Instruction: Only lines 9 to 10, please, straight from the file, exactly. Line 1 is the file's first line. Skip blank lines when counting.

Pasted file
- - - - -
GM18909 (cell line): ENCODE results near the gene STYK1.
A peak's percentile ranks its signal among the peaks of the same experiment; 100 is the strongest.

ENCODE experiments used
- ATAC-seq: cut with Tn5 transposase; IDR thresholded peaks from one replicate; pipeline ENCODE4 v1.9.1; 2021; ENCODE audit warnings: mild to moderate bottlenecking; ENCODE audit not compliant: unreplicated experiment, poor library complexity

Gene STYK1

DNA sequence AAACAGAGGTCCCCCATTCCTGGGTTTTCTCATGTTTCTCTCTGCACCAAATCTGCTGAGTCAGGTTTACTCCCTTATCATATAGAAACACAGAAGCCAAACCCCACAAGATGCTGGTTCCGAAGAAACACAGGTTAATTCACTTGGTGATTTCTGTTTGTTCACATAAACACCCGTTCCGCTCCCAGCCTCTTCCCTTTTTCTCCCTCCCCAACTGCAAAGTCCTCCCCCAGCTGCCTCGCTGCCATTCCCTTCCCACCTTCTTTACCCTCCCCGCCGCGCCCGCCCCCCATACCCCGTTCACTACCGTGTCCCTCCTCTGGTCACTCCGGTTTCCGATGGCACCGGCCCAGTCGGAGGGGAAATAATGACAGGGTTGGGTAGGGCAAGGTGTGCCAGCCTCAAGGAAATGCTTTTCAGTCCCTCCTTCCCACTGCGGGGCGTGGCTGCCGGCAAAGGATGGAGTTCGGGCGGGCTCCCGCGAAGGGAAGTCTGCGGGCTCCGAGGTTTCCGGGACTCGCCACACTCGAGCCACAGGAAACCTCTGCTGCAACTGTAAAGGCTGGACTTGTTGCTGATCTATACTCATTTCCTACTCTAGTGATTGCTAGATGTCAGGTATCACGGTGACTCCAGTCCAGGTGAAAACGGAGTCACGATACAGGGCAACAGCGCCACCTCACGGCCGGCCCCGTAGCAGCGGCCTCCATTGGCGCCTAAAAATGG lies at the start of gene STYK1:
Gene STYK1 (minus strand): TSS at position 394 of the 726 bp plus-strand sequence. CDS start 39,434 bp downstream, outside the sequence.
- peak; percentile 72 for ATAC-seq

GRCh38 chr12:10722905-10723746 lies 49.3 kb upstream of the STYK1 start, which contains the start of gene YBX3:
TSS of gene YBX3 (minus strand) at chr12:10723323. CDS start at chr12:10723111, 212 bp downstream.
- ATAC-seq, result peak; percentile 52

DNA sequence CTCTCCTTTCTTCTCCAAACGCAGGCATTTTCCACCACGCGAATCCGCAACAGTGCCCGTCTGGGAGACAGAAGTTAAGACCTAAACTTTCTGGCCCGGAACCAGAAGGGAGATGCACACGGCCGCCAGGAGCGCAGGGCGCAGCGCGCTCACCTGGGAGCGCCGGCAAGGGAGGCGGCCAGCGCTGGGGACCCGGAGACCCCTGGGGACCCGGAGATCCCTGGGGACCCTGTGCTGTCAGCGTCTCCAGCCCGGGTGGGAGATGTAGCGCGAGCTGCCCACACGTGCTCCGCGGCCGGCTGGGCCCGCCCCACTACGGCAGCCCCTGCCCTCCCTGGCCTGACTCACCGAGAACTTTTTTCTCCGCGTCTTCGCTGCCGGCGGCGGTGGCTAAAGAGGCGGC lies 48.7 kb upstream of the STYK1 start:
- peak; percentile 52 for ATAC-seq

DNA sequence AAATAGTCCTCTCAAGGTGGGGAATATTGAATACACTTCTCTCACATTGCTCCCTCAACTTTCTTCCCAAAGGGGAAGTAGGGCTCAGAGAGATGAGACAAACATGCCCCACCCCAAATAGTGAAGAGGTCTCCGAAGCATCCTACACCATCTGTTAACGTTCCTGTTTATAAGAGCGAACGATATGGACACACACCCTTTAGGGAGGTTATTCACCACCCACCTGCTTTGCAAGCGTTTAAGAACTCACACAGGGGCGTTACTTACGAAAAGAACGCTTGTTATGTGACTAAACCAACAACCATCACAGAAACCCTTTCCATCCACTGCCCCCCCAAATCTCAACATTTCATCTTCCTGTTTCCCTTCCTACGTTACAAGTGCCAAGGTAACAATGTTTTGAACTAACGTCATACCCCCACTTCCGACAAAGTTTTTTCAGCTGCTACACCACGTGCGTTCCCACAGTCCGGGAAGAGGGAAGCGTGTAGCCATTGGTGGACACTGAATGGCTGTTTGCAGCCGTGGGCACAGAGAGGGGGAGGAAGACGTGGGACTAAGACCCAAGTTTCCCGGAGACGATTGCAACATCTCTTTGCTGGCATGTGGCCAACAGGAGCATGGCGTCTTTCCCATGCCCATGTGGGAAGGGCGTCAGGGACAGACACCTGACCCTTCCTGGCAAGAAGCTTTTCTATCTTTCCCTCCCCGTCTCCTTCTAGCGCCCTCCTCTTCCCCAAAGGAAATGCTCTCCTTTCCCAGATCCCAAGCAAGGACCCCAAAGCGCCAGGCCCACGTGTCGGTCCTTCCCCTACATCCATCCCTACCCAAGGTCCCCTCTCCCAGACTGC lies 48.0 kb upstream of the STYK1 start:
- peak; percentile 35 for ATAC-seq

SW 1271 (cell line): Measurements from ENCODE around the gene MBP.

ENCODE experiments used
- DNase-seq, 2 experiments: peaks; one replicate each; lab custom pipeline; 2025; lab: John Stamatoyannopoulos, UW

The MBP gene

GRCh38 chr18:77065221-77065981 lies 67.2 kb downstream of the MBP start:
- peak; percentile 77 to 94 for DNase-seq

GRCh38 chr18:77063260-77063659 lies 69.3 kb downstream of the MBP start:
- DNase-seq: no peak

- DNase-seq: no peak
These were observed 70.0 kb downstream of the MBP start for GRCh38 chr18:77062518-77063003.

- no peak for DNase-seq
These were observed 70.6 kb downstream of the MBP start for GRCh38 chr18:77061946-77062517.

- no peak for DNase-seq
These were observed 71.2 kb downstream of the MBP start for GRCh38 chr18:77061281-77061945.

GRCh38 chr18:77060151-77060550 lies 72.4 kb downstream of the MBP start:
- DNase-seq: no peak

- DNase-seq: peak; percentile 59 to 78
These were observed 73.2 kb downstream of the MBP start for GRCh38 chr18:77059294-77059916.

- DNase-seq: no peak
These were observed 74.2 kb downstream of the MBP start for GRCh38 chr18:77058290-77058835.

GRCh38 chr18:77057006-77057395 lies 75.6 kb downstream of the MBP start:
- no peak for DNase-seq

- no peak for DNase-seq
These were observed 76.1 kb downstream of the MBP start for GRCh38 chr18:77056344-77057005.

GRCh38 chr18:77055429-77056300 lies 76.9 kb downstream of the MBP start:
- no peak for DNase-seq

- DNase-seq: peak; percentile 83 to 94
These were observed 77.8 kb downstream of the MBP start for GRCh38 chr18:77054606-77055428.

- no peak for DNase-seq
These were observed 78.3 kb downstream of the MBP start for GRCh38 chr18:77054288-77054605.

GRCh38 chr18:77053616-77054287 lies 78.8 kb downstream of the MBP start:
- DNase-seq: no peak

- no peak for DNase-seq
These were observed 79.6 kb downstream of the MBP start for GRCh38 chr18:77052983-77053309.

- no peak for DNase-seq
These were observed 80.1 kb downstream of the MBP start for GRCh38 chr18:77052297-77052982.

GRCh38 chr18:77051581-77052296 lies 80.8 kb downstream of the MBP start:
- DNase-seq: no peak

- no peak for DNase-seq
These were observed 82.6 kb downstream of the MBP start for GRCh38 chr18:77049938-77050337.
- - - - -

GRCh38 chr12:10722905-10723746 lies 49.3 kb upstream of the STYK1 start, which contains the start of gene YBX3:
TSS of gene YBX3 (minus strand) at chr12:10723323. CDS start at chr12:10723111, 212 bp downstream.